Weekly Yesterday for March 27-April 2, 2014

Forty Senior Girl Scouts had supper at the YWCA followed by a skating party at the New Auditoruim Saturday night, Jan. 14, 1956. Prominent in arranging the event were, left to right, front row, Sylvia Haliotis, Jane Goode, Sandra Peavey, Nancy Todtman, Lynne Footman, and Mary Jane Wiswell; back row, Maureen Perry, Meredith Winterbottom and Bettye Ware.
Danny Maher
Forty Senior Girl Scouts had supper at the YWCA followed by a skating party at the New Auditoruim Saturday night, Jan. 14, 1956. Prominent in arranging the event were, left to right, front row, Sylvia Haliotis, Jane Goode, Sandra Peavey, Nancy Todtman, Lynne Footman, and Mary Jane Wiswell; back row, Maureen Perry, Meredith Winterbottom and Bettye Ware.
Posted March 24, 2014, at 3:56 p.m.

YESTERDAY …

10 years ago — March 27, 2004

(As reported in the Bangor Daily News)

HOLDEN — The town of Holden is one of 160 Maine Review Committee communities that use the Penobscot Energy Recovery Co. in Orrington to dispose of their trash.

For this reason, the Holden Town Council — and community leaders from across the state — have been asked to sign a resolve supporting the West Old Town landfill as a site the state can use for future waste disposal. But at a special town meeting Friday, councilors did not affix Holden’s stamp of approval to the resolve.

Councilor Michael Lagasse started the meeting on a doubtful note: “I’m not sure that we know enough about this to take this position.”

BANGOR — The future of University College of Bangor is one aspect of the University of Maine System’s proposed reorganization plan that has yet to be determined.

University College is currently under the management structure of the University of Maine at Augusta. Under the reorganization proposal, the administration of UMA will be handled by the University of Southern Maine in Portland.

The reorganization plan calls for the shifting of all two-year programs to the Maine Community College System and the merging of some baccalaureate programs to other campuses.

25 years ago — March 27, 1989

BANGOR — After meeting with members of the Penobscot County legislative delegation who relayed constituent complaints about the recently approved pay plan for county employees, county commissioners said they will stand by the new pay schedule and look ahead to official negotiations in the fall.

District 113 Rep. Jack Richards told the commissioners that the delegation, in response to more than 50 constituent complaints, held a meeting to discuss the matter and the dissatisfaction of county employees with the pay scale.

“They’re not overly happy with the amount of money they’re making,” Richards said.

BREWER — The Brewer City Council will be asked Tuesday night to require all department heads hired in the future to be residents of the city, according to Councilor Larry Doughty, who filed the proposed order.

Doughty had mentioned several times in recent years that various department heads did not live in the city and did not own property within the city limits. Anyone working for the city and collecting large salaries, Doughty sad, should be required to reside in Brewer and to live under the rules set by themselves and other department heads.

“I’m not sure it’s a good idea,” Councilor Gerald Robertson said of Doughty’s proposal.

50 years ago — March 27, 1964

BANGOR — Bangor Urban Renewal Authorities said Thursday operations had begun this week to move nearly 200 vehicles, the used and junk car stock of the Baker Auto Sales Company on Birch Street, out of the Stillwater Park Redevelopment project area.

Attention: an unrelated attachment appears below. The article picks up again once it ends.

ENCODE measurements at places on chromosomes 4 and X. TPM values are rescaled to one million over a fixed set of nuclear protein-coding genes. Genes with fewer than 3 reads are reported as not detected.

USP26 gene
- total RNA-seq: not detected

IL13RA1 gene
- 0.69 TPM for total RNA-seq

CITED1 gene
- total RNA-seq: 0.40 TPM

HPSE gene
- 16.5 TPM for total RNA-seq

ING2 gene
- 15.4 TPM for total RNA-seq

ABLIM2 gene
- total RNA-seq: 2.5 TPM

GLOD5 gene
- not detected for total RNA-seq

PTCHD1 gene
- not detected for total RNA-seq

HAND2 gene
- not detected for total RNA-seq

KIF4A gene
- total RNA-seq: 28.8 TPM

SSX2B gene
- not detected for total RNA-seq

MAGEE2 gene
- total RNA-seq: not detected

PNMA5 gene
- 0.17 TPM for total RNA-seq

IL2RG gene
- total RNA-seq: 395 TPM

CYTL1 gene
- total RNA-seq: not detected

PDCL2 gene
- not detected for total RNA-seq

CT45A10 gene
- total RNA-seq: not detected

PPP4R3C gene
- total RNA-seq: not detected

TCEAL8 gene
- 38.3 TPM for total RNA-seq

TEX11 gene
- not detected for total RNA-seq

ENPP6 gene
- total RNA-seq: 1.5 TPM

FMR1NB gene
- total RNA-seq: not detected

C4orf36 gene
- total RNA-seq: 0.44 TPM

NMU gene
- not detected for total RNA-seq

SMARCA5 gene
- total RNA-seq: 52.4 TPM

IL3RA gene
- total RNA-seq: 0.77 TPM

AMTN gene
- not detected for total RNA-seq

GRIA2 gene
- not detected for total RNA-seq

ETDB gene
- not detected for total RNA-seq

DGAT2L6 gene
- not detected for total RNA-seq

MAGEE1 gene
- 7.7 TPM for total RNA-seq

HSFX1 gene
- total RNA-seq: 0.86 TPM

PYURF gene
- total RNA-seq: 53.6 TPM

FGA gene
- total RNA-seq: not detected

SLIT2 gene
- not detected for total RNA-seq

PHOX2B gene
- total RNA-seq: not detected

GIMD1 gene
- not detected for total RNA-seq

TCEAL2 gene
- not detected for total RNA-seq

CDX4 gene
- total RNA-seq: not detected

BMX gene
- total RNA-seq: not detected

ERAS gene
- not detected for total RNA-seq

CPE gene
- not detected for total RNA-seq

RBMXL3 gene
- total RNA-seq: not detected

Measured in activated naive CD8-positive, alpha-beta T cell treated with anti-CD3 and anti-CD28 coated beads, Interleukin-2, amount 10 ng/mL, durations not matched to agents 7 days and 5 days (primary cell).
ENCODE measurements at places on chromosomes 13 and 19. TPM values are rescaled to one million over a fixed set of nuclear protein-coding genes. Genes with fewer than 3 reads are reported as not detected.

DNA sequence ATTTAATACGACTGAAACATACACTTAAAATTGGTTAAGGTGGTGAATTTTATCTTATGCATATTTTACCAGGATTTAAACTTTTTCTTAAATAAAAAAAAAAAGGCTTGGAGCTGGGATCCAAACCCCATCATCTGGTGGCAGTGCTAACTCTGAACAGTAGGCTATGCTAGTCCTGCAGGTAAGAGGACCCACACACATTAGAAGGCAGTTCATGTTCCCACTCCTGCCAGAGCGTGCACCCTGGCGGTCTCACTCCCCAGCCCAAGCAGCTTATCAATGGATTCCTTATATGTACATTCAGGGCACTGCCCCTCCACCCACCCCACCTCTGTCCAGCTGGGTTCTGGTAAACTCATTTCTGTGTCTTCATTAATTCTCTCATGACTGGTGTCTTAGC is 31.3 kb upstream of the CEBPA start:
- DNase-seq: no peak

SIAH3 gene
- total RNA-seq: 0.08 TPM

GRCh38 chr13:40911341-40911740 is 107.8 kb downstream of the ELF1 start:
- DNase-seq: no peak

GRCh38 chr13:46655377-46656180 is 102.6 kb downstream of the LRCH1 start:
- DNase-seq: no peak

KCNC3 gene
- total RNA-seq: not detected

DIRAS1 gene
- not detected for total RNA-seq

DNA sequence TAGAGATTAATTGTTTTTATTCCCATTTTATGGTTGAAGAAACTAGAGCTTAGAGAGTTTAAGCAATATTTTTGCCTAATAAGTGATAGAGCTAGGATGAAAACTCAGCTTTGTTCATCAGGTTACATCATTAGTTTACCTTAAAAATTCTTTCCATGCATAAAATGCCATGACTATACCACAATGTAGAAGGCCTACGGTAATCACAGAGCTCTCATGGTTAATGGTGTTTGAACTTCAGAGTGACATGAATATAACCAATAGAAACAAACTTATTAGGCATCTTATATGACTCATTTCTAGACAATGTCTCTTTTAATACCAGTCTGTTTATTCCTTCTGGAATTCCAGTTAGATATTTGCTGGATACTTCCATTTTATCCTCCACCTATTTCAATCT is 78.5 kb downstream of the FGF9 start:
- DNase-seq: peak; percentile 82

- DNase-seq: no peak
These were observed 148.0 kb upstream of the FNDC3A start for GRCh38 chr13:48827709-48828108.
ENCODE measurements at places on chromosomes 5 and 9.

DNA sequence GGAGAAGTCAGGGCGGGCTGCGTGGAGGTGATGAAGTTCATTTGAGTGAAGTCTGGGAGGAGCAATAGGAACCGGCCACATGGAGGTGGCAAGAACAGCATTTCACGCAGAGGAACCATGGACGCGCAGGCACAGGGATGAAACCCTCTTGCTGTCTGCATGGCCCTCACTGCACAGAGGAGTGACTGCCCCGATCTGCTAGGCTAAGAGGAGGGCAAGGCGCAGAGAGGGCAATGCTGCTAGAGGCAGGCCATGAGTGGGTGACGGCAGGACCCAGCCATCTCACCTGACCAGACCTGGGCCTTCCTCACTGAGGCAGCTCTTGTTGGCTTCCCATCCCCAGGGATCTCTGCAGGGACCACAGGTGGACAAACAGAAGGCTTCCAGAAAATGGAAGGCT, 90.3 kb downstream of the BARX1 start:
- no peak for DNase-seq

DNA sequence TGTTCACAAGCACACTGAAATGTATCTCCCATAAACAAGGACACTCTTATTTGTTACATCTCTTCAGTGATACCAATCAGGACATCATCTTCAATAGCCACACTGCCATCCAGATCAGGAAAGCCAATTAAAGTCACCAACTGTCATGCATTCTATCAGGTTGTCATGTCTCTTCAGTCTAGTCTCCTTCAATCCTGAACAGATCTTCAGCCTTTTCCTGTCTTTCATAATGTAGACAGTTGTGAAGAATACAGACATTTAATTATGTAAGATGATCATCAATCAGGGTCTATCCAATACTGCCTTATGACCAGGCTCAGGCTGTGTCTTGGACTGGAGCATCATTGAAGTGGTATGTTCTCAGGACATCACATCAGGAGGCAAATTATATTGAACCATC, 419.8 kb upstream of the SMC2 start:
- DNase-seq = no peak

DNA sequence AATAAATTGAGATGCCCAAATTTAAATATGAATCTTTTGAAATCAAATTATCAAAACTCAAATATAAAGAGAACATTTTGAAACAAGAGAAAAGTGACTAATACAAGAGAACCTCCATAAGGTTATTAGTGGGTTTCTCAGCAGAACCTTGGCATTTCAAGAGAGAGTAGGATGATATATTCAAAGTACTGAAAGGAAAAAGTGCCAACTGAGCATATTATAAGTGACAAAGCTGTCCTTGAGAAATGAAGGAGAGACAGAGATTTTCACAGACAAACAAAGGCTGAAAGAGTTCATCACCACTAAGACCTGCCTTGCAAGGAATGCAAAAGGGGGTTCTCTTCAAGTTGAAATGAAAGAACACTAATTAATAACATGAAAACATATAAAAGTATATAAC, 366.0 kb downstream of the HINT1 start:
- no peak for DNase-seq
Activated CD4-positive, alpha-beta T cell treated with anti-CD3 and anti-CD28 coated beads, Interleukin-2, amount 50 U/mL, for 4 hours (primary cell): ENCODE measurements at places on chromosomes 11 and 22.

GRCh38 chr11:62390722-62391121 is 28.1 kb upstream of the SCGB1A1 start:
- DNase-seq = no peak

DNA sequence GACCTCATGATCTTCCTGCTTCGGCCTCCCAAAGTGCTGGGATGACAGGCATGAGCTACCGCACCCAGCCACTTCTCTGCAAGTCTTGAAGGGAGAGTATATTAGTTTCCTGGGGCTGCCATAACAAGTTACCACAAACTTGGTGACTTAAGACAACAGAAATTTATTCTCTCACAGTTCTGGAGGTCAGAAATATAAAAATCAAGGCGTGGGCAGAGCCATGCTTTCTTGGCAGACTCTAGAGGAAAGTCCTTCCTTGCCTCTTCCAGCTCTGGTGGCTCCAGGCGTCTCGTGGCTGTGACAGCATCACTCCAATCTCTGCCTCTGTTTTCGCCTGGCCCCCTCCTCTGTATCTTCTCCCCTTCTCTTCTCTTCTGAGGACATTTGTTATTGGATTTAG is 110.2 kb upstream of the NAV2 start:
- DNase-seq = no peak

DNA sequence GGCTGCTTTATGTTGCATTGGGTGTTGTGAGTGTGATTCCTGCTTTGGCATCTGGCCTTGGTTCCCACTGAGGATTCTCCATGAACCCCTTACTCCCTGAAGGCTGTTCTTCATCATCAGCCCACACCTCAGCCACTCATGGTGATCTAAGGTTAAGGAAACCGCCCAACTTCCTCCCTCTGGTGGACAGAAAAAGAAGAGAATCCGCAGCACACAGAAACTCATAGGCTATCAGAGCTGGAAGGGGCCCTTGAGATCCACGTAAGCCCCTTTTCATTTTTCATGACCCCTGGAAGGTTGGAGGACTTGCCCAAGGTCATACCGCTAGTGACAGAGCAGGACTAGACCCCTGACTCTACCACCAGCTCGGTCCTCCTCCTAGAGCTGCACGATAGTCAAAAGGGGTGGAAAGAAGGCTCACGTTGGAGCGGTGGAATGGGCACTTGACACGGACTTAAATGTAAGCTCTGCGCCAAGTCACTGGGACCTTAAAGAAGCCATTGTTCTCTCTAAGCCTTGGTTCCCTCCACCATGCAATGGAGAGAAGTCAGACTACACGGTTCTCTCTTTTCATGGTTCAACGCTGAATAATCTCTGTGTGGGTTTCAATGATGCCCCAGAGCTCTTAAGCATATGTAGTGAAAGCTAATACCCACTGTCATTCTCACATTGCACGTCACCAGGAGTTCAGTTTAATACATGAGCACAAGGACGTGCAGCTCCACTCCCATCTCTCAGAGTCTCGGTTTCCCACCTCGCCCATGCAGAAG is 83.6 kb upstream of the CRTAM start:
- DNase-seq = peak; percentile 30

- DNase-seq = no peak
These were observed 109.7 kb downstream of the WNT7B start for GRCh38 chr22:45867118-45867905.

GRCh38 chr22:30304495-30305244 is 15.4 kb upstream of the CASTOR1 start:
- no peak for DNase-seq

The vehicles will be moved to the Cody’s Auto Parts lot in East Corinth, it was stated. Also, Bainbridge “Benny” Baker, proprietor of the Bangor business, reportedly will open a used car lot here.

It is the second commercial firm to be affected by the Stillwater Park project location program. The first, the Goss Woodworking Shop conducted on a part-time basis, sold its machinery some time ago, it was reported. There were four commercial firms listed in the park area.

BANGOR — Another section of what was once the elite part of Bangor, the original homestead of John Cassidy, who made a fortune in timberlands, was sold to Donald Bean for a reported price of $80,000, Thursday.

The original Cassidy estate, including four adjoining homes, built for Cassidy children, was once the center of the best residential section of the city. It is bounded by Main, Summer, and Railroad Streets.

100 years ago — March 27, 1914

BANGOR — Handsome young women wearing gowns of the latest Paris design, New York’s newest coats and the most charming of spring waists paraded around the aisles and showrooms of The Fashion Thursday night, while throngs and swarms of women gazed, studiously and admiringly, and other throngs, finding it impossible to get into the store, crowded the sidewalks in front or lined the opposite curb, gazing wistfully up at the brilliantly lighted style parlors and wishing they had come earlier.

Good-looking girls in stylish gowns are attractive enough, to be sure, but when they parade in pink, blue and green wigs the show takes on a novel aspect sufficient to create a sensation anywhere.

And will anyone wear the pink, green and blue wigs? H-m! Well, you never can tell. They will look well with evening attire.

BREWER — From present conditions, it is doubtful if there will be any salmon fishing at the [Brewer Salmon] pool on the opening day of the season, next Wednesday, or by the down-river weirmen. The ice is thick and heavy and unless there is some very mild weather, with wind and rain, very soon, the salmon season on the Penobscot will be several weeks late this year.

Compiled by Brian Swartz

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